Female dogs show loyalty

Research has revealed that female dogs show more attentiveness to humans than male dogs. While you might expect a male dog to display protective behavior, it can be just as common for female dogs to walk cautiously before their owners and ‘guard’ against passers-by. 

Female dogs are more trainable

Their attentiveness can make female dogs eager to please, which means they’re brilliant subjects for training. However, in our shared experience, both genders are usually keen to please their favorite humans. If you’re looking for an obedient dog, breed is more important than gender. Smart dogs like Aussie Shepherds/learn/dog-diaries/5-things-ive-learned-from-my-australian-shepherd, Poodles and German Shepherds will perform really well in training.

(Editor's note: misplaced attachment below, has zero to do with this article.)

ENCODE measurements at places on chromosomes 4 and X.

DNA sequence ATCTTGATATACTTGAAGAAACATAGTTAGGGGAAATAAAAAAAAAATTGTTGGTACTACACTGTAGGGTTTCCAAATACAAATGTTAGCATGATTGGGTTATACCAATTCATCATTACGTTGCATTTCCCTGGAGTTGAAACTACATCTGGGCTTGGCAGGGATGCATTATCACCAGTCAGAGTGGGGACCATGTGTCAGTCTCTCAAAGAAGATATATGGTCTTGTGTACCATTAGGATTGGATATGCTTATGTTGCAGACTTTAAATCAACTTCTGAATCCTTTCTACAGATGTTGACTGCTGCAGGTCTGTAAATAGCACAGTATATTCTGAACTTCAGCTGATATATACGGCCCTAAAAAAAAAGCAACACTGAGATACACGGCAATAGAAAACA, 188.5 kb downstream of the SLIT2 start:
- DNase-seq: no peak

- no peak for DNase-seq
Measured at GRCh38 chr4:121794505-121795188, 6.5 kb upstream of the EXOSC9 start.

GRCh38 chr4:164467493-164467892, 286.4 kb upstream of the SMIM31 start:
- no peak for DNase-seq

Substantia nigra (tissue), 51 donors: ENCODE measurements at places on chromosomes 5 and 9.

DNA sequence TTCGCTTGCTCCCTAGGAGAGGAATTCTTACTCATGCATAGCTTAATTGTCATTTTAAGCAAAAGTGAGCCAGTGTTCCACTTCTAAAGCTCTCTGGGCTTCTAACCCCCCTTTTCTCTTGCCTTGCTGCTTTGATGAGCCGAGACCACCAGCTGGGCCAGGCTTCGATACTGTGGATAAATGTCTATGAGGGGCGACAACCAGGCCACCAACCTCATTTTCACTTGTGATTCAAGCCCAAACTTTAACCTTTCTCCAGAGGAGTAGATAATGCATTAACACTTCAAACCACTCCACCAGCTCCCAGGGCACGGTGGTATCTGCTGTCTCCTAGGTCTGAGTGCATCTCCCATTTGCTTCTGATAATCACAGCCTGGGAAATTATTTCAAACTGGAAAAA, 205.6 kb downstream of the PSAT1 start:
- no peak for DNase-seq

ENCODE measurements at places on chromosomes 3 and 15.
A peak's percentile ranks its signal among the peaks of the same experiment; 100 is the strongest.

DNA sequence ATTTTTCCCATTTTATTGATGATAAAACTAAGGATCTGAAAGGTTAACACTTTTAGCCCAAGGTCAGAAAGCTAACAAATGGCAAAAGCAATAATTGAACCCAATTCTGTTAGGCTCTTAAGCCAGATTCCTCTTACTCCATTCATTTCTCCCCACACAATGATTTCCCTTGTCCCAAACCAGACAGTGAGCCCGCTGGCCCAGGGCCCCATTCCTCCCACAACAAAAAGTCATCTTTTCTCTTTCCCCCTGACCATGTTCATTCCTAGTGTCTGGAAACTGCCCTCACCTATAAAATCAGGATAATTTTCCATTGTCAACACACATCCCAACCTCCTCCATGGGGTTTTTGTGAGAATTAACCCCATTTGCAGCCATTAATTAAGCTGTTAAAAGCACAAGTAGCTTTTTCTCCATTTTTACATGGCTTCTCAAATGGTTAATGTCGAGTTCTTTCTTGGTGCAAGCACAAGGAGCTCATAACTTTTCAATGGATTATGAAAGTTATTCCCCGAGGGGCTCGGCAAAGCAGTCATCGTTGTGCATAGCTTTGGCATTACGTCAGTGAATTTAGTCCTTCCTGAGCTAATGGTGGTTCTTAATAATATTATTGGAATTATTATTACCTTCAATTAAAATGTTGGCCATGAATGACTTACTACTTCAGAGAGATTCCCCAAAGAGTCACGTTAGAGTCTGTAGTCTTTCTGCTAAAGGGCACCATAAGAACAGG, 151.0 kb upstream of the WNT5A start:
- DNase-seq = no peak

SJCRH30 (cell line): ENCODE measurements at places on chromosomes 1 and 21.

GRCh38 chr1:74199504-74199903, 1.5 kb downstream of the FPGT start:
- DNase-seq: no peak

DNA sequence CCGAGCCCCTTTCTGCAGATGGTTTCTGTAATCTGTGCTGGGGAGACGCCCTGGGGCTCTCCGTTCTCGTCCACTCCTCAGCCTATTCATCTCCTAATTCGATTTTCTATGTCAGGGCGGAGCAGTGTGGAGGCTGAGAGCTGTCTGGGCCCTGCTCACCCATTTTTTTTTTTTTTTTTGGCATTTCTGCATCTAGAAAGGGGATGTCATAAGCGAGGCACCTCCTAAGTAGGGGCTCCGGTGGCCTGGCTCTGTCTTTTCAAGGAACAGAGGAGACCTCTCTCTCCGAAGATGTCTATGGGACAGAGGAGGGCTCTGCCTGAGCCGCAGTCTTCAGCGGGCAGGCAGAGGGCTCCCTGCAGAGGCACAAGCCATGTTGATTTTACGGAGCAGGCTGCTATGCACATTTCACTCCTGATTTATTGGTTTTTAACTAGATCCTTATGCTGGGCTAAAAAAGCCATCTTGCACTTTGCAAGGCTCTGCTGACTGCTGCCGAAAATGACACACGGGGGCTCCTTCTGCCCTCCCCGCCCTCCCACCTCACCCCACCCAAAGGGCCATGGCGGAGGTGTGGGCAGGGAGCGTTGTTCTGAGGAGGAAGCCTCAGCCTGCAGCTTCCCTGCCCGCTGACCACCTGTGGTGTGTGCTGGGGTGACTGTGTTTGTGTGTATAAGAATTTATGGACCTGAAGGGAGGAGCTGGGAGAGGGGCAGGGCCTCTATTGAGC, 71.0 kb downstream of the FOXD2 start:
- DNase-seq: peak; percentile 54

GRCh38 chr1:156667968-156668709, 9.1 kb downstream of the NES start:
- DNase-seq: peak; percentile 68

Female dogs are maternal

Of course, female dogs are the ones who produce and nurture puppies. Birth triggers the production of hormones like oxytocin and progesterone,punishment%2C%20thermoregulation%2C%20and%20motion., which prompt nursing and attentiveness. Because of this maternal instinct, it’s believed that female dogs are better with human children – echoing the actions of their owners and showing gentle kindness to babies.

Female dogs are less affectionate

This ‘fact’ could be a case of humans stereotyping our dogs. Why? In our experience, owners of female dogs usually report that their dogs are extremely affectionate and loving. Their affection doesn’t always manifest itself in separation anxiety or extreme clinginess – both of which we’ve heard reported in males. Perhaps female dogs are simply more OK about relaxing on their own, near but not too near their chosen humans.